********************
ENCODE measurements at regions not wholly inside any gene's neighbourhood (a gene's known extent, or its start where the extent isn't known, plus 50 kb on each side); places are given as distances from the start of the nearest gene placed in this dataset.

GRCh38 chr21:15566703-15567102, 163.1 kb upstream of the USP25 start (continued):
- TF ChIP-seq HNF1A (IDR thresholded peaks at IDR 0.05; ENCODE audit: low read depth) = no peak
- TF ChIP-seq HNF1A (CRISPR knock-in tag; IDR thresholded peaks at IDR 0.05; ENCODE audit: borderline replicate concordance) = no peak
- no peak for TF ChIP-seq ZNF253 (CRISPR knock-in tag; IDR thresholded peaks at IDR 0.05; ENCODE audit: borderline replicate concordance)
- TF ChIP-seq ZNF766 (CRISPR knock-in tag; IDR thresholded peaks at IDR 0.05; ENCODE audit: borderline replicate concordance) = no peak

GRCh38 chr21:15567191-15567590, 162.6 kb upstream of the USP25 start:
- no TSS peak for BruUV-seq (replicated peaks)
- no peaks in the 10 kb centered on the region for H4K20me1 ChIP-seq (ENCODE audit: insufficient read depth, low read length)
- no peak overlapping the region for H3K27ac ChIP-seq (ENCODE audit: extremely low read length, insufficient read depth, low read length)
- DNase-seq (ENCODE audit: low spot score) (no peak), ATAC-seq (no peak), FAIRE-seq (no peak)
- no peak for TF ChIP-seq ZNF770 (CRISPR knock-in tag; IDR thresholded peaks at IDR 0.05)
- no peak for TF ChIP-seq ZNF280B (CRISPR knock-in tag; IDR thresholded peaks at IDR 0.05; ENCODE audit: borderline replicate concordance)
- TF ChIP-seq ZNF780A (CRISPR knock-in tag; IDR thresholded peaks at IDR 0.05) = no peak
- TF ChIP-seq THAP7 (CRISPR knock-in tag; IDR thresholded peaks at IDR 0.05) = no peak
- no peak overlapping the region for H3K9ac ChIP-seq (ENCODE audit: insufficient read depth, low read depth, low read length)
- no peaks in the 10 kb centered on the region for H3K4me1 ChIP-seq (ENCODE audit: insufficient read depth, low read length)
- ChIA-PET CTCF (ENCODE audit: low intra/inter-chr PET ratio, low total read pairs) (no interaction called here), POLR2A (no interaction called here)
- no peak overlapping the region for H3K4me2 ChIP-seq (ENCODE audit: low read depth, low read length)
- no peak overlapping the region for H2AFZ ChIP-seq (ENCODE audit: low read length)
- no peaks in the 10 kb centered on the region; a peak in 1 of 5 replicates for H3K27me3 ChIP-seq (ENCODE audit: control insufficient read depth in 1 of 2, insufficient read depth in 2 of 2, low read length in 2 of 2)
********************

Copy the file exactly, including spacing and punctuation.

ENCODE measurements at regions not wholly inside any gene's neighbourhood (a gene's known extent, or its start where the extent isn't known, plus 50 kb on each side); places are given as distances from the start of the nearest gene placed in this dataset.

GRCh38 chr21:15566703-15567102, 163.1 kb upstream of the USP25 start (continued):
- TF ChIP-seq HNF1A (IDR thresholded peaks at IDR 0.05; ENCODE audit: low read depth) = no peak
- TF ChIP-seq HNF1A (CRISPR knock-in tag; IDR thresholded peaks at IDR 0.05; ENCODE audit: borderline replicate concordance) = no peak
- no peak for TF ChIP-seq ZNF253 (CRISPR knock-in tag; IDR thresholded peaks at IDR 0.05; ENCODE audit: borderline replicate concordance)
- TF ChIP-seq ZNF766 (CRISPR knock-in tag; IDR thresholded peaks at IDR 0.05; ENCODE audit: borderline replicate concordance) = no peak

GRCh38 chr21:15567191-15567590, 162.6 kb upstream of the USP25 start:
- no TSS peak for BruUV-seq (replicated peaks)
- no peaks in the 10 kb centered on the region for H4K20me1 ChIP-seq (ENCODE audit: insufficient read depth, low read length)
- no peak overlapping the region for H3K27ac ChIP-seq (ENCODE audit: extremely low read length, insufficient read depth, low read length)
- DNase-seq (ENCODE audit: low spot score) (no peak), ATAC-seq (no peak), FAIRE-seq (no peak)
- no peak for TF ChIP-seq ZNF770 (CRISPR knock-in tag; IDR thresholded peaks at IDR 0.05)
- no peak for TF ChIP-seq ZNF280B (CRISPR knock-in tag; IDR thresholded peaks at IDR 0.05; ENCODE audit: borderline replicate concordance)
- TF ChIP-seq ZNF780A (CRISPR knock-in tag; IDR thresholded peaks at IDR 0.05) = no peak
- TF ChIP-seq THAP7 (CRISPR knock-in tag; IDR thresholded peaks at IDR 0.05) = no peak
- no peak overlapping the region for H3K9ac ChIP-seq (ENCODE audit: insufficient read depth, low read depth, low read length)
- no peaks in the 10 kb centered on the region for H3K4me1 ChIP-seq (ENCODE audit: insufficient read depth, low read length)
- ChIA-PET CTCF (ENCODE audit: low intra/inter-chr PET ratio, low total read pairs) (no interaction called here), POLR2A (no interaction called here)
- no peak overlapping the region for H3K4me2 ChIP-seq (ENCODE audit: low read depth, low read length)
- no peak overlapping the region for H2AFZ ChIP-seq (ENCODE audit: low read length)
- no peaks in the 10 kb centered on the region; a peak in 1 of 5 replicates for H3K27me3 ChIP-seq (ENCODE audit: control insufficient read depth in 1 of 2, insufficient read depth in 2 of 2, low read length in 2 of 2)